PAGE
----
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Male Pregnancy: Genetic Archaeology Offers Clues To Gender-bending Mystery

Date:
December 8, 2006
Source:
Michigan State University
Summary:
A bit of genetic archaeology is giving clues to one of the greatest gender-bending mysteries in the world of fish: How did a family of fish come to embrace male pregnancy? A new gene discovered in the gulf pipefish hints that an old gene busy with kidney and liver function may have learned new tricks in the male womb, said April Harlin-Cognato at Michigan State University in the Proceedings of the National Academy of Sciences.
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Pregnant male brood pouch 10 days into gestation. The embryos are visible through the pouch folds and are curled into little balls around the remnants of their yolk. The large black circles are the developing eyes.
Credit: Photo by Charlyn Partridge

A bit of genetic archaeology is giving clues to one of the greatest gender bending mysteries in the world of fish: How did a family of fish come to embrace male pregnancy?

A new gene discovered in the gulf pipefish hints that an old gene busy with kidney and liver function may have learned new tricks in the male womb, said April Harlin-Cognato, assistant professor of zoology and fisheries and wildlife at Michigan State University, in Monday’s edition of the Proceedings of the National Academy of Sciences.

“We’re interested in the evolution of novelty and how novel traits evolve,” Harlin-Cognato said. “Why is this the only group of fish that exhibits male pregnancy? It’s one of the more difficult phenomena to explain in evolutionary biology, and we’re wondering if it’s a matter of old genes gaining new tricks.”

Gulf pipefish are a member of the same fish family as seahorses – in fact they look like sea horses without the curved tails. Like seahorses, it is the male fish that accepts eggs from female pipefish, fertilizes them and carries them in a pouch. The brood pouch has evolved into a complex organ able to nurture and protect the eggs. One of its functions is to regulate the saline content in the womb of these saltwater fish, according to Harlin-Cognato.

Harlin-Cognato conducted the National Science Foundation-funded research at Texas A&M University in collaboration with Eric Hoffman of the University of Central Florida and Adam Jones of Texas A&M University. They found a new type of gene that codes for a protein called an astacin – a family of proteins which perform a variety of functions in bony fish. Through the course of evolution, some genes are copied. The new copies can take on different functions while the original copy continues to perform the original functions.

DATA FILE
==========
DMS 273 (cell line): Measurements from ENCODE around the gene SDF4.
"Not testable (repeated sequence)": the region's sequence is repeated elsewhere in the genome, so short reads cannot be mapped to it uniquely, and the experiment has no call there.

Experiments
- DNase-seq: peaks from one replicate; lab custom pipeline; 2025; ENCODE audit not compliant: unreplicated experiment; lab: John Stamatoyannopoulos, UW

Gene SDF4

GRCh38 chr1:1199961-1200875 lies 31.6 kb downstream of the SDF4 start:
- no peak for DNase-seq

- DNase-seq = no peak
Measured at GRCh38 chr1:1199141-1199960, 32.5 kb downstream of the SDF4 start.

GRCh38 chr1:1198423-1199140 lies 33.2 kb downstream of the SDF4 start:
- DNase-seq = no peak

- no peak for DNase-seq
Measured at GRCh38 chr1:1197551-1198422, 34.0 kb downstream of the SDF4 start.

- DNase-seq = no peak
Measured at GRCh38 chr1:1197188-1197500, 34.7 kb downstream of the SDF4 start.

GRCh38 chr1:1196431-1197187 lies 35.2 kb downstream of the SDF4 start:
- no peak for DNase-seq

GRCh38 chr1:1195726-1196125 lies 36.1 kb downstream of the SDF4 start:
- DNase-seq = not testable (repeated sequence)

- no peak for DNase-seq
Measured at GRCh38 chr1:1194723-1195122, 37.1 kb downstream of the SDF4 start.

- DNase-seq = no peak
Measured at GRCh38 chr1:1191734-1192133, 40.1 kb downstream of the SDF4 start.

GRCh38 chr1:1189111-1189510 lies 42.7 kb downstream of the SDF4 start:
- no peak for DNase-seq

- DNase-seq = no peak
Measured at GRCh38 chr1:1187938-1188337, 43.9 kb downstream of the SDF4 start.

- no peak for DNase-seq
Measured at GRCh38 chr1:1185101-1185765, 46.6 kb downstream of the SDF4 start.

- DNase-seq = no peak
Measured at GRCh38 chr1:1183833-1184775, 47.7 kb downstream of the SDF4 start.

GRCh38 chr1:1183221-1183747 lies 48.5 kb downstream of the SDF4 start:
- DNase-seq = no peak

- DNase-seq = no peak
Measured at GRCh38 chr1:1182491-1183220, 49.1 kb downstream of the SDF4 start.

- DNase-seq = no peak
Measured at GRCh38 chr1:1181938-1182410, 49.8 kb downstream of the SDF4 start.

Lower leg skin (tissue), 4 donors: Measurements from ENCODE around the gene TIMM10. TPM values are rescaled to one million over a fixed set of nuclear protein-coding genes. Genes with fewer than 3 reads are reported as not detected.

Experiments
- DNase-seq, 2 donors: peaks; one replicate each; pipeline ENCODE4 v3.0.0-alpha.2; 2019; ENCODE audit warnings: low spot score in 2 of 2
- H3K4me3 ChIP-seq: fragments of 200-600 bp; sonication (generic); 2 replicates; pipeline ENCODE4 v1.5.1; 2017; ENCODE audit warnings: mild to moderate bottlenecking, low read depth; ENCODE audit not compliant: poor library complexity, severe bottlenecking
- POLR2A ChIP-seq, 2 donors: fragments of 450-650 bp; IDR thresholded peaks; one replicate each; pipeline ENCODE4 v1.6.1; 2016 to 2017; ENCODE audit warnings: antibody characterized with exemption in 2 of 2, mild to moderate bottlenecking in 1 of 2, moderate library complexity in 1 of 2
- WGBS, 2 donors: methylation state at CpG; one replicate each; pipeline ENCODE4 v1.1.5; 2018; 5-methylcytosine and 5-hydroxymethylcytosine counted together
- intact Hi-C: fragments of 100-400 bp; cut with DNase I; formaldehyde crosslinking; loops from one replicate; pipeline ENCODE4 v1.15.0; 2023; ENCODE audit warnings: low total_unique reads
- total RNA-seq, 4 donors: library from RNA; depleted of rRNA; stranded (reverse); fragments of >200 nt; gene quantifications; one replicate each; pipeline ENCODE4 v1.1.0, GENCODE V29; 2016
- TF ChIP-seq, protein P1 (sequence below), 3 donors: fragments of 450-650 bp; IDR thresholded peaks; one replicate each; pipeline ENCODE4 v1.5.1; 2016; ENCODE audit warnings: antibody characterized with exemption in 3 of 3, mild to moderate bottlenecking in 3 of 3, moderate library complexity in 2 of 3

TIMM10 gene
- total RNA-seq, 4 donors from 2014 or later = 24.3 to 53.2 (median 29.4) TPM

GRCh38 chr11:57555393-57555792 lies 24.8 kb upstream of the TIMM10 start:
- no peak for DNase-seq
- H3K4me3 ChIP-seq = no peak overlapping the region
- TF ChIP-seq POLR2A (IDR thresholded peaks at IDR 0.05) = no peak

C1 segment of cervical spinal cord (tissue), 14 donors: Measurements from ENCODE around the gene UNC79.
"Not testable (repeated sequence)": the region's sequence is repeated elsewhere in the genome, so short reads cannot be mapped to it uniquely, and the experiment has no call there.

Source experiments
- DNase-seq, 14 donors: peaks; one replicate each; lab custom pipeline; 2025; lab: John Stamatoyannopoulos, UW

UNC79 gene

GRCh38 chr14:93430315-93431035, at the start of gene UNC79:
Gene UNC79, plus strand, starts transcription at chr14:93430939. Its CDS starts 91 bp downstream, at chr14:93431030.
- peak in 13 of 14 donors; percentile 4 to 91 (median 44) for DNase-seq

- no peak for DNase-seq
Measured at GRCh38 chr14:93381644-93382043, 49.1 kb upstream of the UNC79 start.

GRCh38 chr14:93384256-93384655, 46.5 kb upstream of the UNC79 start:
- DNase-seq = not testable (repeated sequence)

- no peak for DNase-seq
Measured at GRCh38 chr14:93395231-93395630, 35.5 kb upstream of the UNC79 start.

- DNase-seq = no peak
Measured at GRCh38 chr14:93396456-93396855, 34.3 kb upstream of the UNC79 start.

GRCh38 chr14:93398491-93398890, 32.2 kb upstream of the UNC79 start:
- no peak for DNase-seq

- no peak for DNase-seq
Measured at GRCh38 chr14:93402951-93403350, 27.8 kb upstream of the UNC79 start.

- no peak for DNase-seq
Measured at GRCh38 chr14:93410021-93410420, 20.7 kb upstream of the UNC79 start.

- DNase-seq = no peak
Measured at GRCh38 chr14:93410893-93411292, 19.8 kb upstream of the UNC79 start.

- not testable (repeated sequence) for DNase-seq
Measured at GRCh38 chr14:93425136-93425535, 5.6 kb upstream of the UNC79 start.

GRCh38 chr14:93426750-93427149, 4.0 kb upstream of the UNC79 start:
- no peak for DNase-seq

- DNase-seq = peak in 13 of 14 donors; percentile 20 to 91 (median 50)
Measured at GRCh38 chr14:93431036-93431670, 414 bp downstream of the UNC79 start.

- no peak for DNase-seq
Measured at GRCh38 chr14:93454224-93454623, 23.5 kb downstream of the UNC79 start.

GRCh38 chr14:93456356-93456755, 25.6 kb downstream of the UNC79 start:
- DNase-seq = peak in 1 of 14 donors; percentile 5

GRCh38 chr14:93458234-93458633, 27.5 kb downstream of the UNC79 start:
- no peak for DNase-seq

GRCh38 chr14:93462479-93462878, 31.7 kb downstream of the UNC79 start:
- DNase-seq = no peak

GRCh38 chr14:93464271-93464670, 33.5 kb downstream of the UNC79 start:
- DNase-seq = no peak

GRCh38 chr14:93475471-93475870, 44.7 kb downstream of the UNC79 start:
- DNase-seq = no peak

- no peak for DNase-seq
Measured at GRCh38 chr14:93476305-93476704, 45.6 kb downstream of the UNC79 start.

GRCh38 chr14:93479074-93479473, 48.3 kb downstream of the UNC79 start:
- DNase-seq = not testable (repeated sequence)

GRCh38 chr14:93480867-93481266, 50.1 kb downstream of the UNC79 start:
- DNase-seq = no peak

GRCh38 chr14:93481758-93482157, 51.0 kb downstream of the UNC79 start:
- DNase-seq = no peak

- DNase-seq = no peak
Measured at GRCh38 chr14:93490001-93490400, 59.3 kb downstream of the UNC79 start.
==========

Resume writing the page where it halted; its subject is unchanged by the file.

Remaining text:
The hypothesis is that this new gene, which Harlin-Cognato and colleagues dubbed “patristacin” in deference to its suspected fatherly functions, is not a copy. She explains that genes like this get a second job. They suspect that patristacin in its early days, possibly thousands of years ago, was just a gene likely assisting in kidney and liver function. Researchers think it’s possible that the gene was drafted into an after-hours gig working on supporting the then-newfangled male brood pouch. Patristacin is found in the brood pouch of pipefish and seahorses and in the kidney and liver of bony fish..

“We think it was a new job for an old gene – genetic moonlighting, so to speak. At this point we know the gene codes for a protein in the brood pouch during male pregnancy, but we don’t know yet what it is doing in the brood pouch. It’s a whole new ball of wax to understand how this gene functions in its new job,” Harlin-Cognato said.

Harlin-Cognato has joined MSU’s Ecology, Evolutionary Biology and Behavior Program. Her research seeks to illuminate how variations in genes and morphology arise over generations.

“The genes show you ancestry,” she said. “They show you the overall family tree and can tell you when things took place during the evolution of a new structure.  From this family tree we can make educated guesses about the structure and function of these proteins. We’re looking at the endpoint and trying to reconstruct its origin. It’s like doing genetic archaeology.”


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Cite This Page:

Michigan State University. "Male Pregnancy: Genetic Archaeology Offers Clues To Gender-bending Mystery." ScienceDaily. ScienceDaily, 8 December 2006. <www.sciencedaily.com/releases/2006/12/061206095436.htm>.
Michigan State University. (2006, December 8). Male Pregnancy: Genetic Archaeology Offers Clues To Gender-bending Mystery. ScienceDaily. Retrieved May 26, 2017 from www.sciencedaily.com/releases/2006/12/061206095436.htm
Michigan State University. "Male Pregnancy: Genetic Archaeology Offers Clues To Gender-bending Mystery." ScienceDaily. www.sciencedaily.com/releases/2006/12/061206095436.htm (accessed May 26, 2017).

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